BRITISH PUBS Antonio Ángel Marrero Díaz Edwina Valiente Rodríguez
The pub, short for public house, is an integralpart of British life. In Britain, pub can be: o A meeting place. o An entertainment centre. o The central point of a community.The British Beer and Pub Association (BBPA) estimates that: o 80% of adults pub goers‘. o Over 15 million drink in a pub at least once a week.
Typical British pub? There is no such thing. They come in all shapes, sizes and styles: o From the traditional country pub, with real ales and an open fire (usually accompanied by an old man and his dog), o To the bustling city-centre hotspot, with teenagers shouting to each other over ear-splitting music.
The centers of the larger cities have the widest variety of pubs within easy reach of each other. o Some of them are very old: Ye Olde Trip To Jerusalem
Can we eat here?Few pubs didn´t offer anything more than peanuts and crispsThe BBPA over a billion meals per yearPub grubsSpecific areas reserved for eatingGastropub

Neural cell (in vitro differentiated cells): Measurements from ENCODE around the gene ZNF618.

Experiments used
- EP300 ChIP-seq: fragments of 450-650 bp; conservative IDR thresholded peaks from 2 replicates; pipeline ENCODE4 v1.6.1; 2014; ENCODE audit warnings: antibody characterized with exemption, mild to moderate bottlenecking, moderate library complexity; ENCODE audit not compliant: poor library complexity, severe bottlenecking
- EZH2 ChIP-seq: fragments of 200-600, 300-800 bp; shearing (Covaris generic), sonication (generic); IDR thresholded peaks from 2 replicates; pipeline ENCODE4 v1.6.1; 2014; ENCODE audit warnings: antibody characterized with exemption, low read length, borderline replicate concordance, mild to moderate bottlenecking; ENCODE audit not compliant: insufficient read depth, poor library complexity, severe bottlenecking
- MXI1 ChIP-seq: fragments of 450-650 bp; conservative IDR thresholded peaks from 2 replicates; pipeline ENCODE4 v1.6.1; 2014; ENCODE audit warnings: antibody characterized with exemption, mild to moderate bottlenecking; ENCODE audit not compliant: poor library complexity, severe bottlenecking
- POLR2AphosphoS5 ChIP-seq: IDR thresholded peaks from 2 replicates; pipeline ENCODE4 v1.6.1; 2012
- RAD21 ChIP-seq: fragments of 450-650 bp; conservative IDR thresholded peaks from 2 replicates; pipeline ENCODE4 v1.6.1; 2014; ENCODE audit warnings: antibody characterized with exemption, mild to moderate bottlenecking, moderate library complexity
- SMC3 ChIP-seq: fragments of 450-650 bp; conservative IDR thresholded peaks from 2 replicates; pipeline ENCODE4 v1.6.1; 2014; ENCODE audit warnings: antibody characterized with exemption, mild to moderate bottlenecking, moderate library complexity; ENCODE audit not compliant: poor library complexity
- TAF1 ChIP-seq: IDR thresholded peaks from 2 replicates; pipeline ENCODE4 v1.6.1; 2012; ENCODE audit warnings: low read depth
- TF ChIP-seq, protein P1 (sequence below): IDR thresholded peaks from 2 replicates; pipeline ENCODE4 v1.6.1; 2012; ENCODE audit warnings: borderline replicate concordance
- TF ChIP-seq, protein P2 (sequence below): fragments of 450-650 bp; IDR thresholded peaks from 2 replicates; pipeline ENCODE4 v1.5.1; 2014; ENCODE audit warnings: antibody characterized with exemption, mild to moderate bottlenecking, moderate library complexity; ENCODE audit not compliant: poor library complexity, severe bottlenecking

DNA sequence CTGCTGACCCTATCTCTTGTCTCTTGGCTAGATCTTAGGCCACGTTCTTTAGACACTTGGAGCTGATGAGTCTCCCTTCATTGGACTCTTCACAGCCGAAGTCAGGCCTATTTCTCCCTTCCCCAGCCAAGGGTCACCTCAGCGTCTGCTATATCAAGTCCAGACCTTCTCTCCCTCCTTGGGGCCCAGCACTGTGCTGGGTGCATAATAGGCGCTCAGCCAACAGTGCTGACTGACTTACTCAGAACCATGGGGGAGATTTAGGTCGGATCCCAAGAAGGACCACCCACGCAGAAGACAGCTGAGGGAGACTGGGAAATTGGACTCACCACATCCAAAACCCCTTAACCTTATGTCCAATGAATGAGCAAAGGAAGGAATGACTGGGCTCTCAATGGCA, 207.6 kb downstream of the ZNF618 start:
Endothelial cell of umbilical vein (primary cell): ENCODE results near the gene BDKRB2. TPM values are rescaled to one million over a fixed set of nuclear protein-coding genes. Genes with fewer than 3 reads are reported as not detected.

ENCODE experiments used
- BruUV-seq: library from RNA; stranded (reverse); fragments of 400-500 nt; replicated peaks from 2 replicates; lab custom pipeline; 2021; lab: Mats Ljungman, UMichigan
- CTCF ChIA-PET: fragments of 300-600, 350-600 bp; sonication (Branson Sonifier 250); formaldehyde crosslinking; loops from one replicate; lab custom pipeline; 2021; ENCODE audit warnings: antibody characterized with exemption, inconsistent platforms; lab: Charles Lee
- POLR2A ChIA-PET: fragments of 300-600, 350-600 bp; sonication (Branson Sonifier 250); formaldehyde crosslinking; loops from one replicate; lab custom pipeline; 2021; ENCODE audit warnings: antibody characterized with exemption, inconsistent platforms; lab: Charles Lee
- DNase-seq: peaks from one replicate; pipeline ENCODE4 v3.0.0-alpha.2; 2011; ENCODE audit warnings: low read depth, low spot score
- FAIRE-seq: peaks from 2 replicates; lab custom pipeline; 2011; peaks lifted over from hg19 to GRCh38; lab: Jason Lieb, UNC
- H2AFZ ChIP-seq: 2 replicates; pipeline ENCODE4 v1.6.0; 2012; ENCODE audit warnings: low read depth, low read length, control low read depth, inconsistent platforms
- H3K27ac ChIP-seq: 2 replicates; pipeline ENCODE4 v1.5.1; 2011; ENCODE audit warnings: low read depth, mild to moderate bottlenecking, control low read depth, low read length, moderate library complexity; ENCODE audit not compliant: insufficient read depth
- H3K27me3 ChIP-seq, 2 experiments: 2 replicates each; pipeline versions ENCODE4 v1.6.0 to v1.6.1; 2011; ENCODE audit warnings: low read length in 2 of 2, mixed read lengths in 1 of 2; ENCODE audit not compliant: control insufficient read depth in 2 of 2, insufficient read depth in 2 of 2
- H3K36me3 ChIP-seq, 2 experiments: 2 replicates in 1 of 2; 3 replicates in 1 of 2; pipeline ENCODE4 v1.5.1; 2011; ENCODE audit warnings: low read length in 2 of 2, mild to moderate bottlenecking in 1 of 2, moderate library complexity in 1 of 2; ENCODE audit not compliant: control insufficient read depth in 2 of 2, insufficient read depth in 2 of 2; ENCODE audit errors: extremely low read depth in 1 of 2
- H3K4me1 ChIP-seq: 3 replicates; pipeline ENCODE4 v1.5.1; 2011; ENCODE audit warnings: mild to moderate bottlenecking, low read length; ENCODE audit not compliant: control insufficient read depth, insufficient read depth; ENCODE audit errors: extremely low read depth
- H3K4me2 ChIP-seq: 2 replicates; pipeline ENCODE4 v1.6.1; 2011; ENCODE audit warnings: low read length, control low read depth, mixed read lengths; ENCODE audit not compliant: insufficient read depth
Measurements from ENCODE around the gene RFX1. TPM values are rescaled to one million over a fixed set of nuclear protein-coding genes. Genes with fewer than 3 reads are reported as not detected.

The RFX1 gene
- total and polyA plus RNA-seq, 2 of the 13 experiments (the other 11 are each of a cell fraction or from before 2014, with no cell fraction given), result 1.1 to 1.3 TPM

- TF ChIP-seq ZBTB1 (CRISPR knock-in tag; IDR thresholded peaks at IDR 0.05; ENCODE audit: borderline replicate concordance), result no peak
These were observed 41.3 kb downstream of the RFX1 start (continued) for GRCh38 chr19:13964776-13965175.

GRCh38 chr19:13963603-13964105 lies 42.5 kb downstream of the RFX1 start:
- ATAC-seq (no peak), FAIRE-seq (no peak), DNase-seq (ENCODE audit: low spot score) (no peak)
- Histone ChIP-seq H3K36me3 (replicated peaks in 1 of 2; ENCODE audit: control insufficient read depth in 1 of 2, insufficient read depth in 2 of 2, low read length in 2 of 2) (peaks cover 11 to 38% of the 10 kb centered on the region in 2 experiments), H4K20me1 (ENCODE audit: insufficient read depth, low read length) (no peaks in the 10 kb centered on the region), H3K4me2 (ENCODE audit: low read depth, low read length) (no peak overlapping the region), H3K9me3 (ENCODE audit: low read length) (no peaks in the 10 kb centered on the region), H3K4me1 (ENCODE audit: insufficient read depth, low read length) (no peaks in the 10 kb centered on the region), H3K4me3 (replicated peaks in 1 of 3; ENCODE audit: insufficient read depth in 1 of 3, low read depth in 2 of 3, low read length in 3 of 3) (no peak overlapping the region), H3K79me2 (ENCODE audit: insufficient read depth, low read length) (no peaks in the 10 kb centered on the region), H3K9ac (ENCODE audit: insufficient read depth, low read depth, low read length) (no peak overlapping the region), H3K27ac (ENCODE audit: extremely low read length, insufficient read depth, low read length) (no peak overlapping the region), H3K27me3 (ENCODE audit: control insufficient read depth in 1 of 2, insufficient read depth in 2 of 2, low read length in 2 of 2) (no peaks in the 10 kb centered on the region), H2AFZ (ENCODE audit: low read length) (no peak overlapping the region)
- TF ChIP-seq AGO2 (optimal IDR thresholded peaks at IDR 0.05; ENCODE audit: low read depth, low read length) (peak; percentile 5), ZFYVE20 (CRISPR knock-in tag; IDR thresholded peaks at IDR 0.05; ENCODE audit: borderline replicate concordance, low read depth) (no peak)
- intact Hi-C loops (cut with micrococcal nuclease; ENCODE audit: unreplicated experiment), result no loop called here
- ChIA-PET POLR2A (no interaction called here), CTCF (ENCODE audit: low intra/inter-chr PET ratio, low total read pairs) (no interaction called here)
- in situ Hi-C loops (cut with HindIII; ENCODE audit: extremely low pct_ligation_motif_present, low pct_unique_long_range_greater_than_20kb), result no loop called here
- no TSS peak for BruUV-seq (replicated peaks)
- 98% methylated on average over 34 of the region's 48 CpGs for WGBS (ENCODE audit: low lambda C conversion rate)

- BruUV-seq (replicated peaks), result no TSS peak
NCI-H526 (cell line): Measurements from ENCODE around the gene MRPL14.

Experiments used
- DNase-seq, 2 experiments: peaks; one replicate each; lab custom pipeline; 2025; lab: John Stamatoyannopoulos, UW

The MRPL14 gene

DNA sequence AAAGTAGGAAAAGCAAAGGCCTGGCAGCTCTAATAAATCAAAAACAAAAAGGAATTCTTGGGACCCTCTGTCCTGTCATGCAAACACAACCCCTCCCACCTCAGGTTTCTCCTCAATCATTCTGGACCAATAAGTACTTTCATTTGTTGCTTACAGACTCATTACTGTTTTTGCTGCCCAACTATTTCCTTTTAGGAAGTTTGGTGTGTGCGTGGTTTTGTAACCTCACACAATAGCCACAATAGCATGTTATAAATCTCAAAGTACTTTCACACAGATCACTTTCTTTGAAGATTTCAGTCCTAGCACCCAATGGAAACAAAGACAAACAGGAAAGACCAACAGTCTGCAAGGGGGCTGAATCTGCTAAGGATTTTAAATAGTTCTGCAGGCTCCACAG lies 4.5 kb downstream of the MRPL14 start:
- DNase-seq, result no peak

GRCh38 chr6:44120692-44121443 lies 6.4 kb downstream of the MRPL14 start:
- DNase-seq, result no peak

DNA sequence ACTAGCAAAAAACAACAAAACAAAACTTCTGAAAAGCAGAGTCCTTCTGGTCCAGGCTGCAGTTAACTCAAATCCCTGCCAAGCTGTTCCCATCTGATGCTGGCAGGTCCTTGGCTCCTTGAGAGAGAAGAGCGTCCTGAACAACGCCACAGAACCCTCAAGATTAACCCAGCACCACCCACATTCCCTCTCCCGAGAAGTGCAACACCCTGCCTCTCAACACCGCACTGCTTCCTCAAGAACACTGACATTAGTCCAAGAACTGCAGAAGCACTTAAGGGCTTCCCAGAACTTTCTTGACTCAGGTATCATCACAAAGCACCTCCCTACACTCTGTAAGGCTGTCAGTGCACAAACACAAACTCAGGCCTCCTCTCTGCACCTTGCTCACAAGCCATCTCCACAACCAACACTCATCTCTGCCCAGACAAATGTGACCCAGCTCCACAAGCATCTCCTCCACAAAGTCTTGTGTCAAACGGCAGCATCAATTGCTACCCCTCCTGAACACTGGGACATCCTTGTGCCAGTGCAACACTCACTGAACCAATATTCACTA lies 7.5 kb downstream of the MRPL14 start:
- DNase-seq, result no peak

LICENSING LAWSAge is 18A child under 14Do not smokeOpening hours from 11:00 to 1:OO
GOLDEN RULESNever ask for a beer. Ask for a specific type or use a brand name. Pint of bitter: very popular and distinctively British. This brownish-red ale is strongly flavoured. Larger: more familiar and cold. Black beer: usually associated with Ireland
Do not sit at a table and wait for someone to take your order. Drinks must be paid at the moment.No tips except when a large group ...and one for yourself
PUB CRAWLA bar tour, bar crawl or bar-hopping.Act of one or more people drinking in multiple pubs or bars in a single night, normally walking or busing to each one between drinking.